This week in boondoggle vivisection: Plenty of good seats available in SF, Cleveland, Ottawa

We’ll get to the weekly news roundup in a minute, but first, I need to mention this editorial from yesterday’s Globe and Mail, which makes several eminently reasonable points about how Calgary shouldn’t capitulate to the Flames owners’ extortion attempts for arena cash (“using past bad decisions to justify terrible future decisions does not qualify as logic,” “arena financing is a hamster wheel, and here is an opportunity to jump off”), and then says this:

Everyone involved should take note of a remark this week by Neil deMause, renowned stadium boondoggle vivisectionist and creator of the fieldofschemes.com website: “The number of mayors who’ve been voted out of office for standing up to sports team subsidy demands remains zero.”

That’s right, I am a major-newspaper-certified renowned boondoggle vivisectionist, y’all. Clearly it’s time to order some new business cards.

Okay, the rest of the week’s news:

  • The Los Angeles Rams aren’t the only California team having trouble getting fans to turn out for games in the September heat: The San Francisco 49ers are seeing so many empty seats on the sunny side of their stadium that they’ve hired architects to see if it’d be possible to add a sun shade. One problem: The stadium can’t get any taller, as it’s in the flight path of San Jose’s airport. Until then, the 49ers are handing out free water bottles and sunscreen to fans on the hot side of the stadium, which is nice and all, but probably isn’t what you want for your big marketing push. This once again points up how smart the 49ers management was to stick fans with PSLs before the team got lousy and people noticed how crappy the new stadium was for actually watching football in.
  • And speaking of empty seats, the Cleveland Indians won their American League–record 22nd straight game yesterday, but they still can’t sell out their ballpark, which not that long ago saw a record sellout streak of 455 straight games. Indians GM Mike Chernoff blamed Cleveland’s small size, the start of the school year, and “weekdays,” three things that apparently didn’t exist in the ’90s. At least he didn’t blame the 23-year-old stadium or demand upgrades as a solution — yet, anyway.
  • And also speaking of empty seats, the Ottawa Senators have begun tarping over part of their upper deck for every game, because they can’t sell tickets there. The Senators owner is already blaming his 21-year-old arena for that one (apparently the last owner built it in the wrong place), so team president Tom Anselmi was left to say: “We just need more of us to come to more games more often.” Can’t argue with that!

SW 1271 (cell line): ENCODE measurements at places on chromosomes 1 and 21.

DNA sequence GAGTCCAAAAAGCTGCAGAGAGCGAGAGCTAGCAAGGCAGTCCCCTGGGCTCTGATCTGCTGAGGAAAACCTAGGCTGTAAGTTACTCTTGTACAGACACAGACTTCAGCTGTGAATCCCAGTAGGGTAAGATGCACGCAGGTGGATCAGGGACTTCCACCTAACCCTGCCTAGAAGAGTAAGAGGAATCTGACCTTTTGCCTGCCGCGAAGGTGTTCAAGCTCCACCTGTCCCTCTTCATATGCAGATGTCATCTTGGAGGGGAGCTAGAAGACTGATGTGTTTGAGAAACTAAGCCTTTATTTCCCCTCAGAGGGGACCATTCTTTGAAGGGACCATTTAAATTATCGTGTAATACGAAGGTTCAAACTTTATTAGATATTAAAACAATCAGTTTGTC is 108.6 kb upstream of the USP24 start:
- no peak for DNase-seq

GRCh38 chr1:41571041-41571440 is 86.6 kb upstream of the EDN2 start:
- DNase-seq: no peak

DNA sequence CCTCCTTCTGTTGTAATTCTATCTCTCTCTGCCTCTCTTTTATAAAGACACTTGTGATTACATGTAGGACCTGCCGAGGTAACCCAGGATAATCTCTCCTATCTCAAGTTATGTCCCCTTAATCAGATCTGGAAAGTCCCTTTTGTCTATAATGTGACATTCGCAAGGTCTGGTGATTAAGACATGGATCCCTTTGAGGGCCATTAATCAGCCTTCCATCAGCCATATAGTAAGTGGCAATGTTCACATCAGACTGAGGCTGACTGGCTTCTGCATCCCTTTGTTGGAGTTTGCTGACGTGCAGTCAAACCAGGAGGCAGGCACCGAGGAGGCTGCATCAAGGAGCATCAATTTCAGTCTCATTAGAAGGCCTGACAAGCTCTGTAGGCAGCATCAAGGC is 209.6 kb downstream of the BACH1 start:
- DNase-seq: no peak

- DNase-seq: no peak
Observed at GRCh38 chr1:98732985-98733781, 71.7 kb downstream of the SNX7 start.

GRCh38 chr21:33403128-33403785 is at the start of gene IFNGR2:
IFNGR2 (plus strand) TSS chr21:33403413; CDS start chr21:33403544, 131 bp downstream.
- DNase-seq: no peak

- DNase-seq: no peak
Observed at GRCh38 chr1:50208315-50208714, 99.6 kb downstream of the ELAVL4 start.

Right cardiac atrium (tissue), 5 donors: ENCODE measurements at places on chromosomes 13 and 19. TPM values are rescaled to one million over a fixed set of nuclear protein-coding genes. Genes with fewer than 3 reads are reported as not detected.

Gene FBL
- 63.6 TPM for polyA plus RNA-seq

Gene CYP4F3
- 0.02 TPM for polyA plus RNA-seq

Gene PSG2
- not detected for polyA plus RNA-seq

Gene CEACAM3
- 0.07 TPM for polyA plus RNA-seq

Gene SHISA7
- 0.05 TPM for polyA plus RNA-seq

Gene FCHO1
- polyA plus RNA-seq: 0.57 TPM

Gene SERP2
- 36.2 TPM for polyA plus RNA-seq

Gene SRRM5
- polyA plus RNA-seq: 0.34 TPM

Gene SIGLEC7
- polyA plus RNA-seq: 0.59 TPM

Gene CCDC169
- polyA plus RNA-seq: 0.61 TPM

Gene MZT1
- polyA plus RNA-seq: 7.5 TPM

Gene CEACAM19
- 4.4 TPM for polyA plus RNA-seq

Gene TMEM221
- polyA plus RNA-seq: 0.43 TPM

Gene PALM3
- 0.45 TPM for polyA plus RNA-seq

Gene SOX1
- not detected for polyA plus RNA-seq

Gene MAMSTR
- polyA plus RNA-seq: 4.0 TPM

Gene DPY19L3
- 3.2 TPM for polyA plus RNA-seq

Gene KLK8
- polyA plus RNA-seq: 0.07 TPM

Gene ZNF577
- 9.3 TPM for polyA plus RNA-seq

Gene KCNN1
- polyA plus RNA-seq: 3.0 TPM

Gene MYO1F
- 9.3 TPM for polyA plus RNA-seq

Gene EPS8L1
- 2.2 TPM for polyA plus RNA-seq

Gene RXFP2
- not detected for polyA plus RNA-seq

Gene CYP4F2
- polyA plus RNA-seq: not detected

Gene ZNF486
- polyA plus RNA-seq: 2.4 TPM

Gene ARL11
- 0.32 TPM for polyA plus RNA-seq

• And also also speaking of empty seats, the 2018 Pyeongchang Winter Olympics have only sold about 5% of available tickets so far to actual fans (ticket brokers have bought up another 18%), with less than five months to go before the games start. If you’re looking to snap up a bargain to watch curling, though, be forewarned: Not all the new hotels planned for the Olympics are finished yet.
  • And speaking of seats that a team hopes won’t be empty, the Oakland A’s will be letting in fans for free to a game next April against the White Sox. Make jokes all you want about how dismal an A’s-White Sox matchup will be, it’s still free baseball, and you never know what you might see that you’ve never seen before.
  • NHL commissioner Gary Bettman declared that that the scaled-down Nassau Coliseum is “not a viable option” for the New York Islanders, two weeks before the team is set to present plans to Nassau County for a new arena near Belmont Park. A total coincidence, I’m sure.
  • The Rhode Island state senate started hearings on a new Pawtucket Red Sox proposal yesterday, with the team owners and their allies noting that “the team’s 54-percent share of stadium costs is the highest portion of private investment in 14 AA and AAA ballparks built over the last decade,” according to the Providence Journal. What was that someone was just saying about using bad decisions to justify terrible future decisions?
  • Deadspin’s Drew Magary has come up with a new nickname for the Atlanta Falcons‘ new iris-roofed stadium: Megatron’s Butthole. Drew Magary needs to be put in charge of all stadium nicknames, starting immediately.

Rams to charge record PSL price, Cavs arena subsidy moves ahead, and other news of the week

It’s Friday again, so let’s go spanning the world: